In 2014, Comeaux High (Louisiana, USA) needed to raise funds for its marching band, so it started a year-long raffle with a weekly prize draw …. with a gun as the weekly prize. The raffle was actually approved by the school but quickly drew the attention of the regional superintendent who shut it down – but not before the school had sold 50 tickets worth $2,500! The raffle was cancelled and the money refunded. Fundraising Verdict (out of 10): Originality (10), Profitability (10), Stupidity (100).

4. Cash-for-Grades

In 2009 a North Carolina middle school’s principal approved a fundraiser to give extra test marks to kids who paid. $20 bought 20 test points, which could be applied 10 marks each to two tests of the child’s choice – raising a failing D to a pass, or a B to an A. In Dissed Trust: America’s Crisis of Truth, Faith, and Freedom (2010), DeMersseman says, “Rather than admit the idea was wrong, or at least reflected poor judgement, the principal pointed out the expedient genius of the plan, "Last year they did chocolates, and it didn’t generate anything" [the principal] said, adding that it was wrong to think "one particular grade could change the entire focus of nine weeks."" Really? Isn't this called bribery? County administrators shut down the fundraiser and donations were returned. Fundraising Verdict: Originality (6), Profitability (10), Stupidity (9).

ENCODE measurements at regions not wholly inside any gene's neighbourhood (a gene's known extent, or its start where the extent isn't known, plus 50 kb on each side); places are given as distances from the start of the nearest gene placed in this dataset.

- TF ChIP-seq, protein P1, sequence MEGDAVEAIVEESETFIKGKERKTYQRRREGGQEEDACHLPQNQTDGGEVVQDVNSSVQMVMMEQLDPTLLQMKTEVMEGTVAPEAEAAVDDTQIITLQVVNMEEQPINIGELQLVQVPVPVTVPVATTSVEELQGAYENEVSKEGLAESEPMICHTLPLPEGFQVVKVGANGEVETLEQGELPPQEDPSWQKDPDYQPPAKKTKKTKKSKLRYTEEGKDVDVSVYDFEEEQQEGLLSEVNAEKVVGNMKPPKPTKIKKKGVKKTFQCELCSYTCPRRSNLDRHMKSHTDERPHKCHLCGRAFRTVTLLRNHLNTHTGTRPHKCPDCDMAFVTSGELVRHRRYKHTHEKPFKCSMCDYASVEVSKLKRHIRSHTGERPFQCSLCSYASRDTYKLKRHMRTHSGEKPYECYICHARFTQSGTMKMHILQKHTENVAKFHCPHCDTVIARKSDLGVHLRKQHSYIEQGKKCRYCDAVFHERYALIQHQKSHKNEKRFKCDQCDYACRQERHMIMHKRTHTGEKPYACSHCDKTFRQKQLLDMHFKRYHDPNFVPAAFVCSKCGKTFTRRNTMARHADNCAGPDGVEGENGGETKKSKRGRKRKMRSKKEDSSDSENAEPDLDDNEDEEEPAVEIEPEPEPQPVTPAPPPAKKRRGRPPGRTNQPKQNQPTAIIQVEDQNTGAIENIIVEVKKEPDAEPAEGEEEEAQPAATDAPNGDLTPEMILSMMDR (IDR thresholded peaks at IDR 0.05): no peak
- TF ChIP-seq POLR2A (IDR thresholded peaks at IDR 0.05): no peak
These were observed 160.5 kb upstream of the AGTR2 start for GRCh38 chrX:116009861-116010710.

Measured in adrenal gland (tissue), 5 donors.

5. Smash a Car

A University of Delaware fraternity fundraiser in 2010 sold tickets to smash a car - $3 for one hit or $10 for 4 hits. Said David McNamara of Kappa Sigma, “It should be fun seeing a car get smashed for all of us.” The car was sourced from the wreckers and probably returned there. Let's see ... flying broken glass, metal fragments and swinging sledgehammers. Any injuries? We don’t know. Fundraising Verdict: Originality (3), Profitability (5), Stupidity (4).

6. Selling Trash Bags

I once read on an online forum about someone complaining that their school fundraiser required their kids to sell trash bags to their families. They had to buy a roll of 35 black trash bags for $15. BLACK. TRASH. BAGS. Useful, sure - but it surely ranks as the most uninspiring fundraiser ever. And what does that say about the school, hmm? Fundraising Verdict: Originality (10), Profitability (2), Stupidity (4).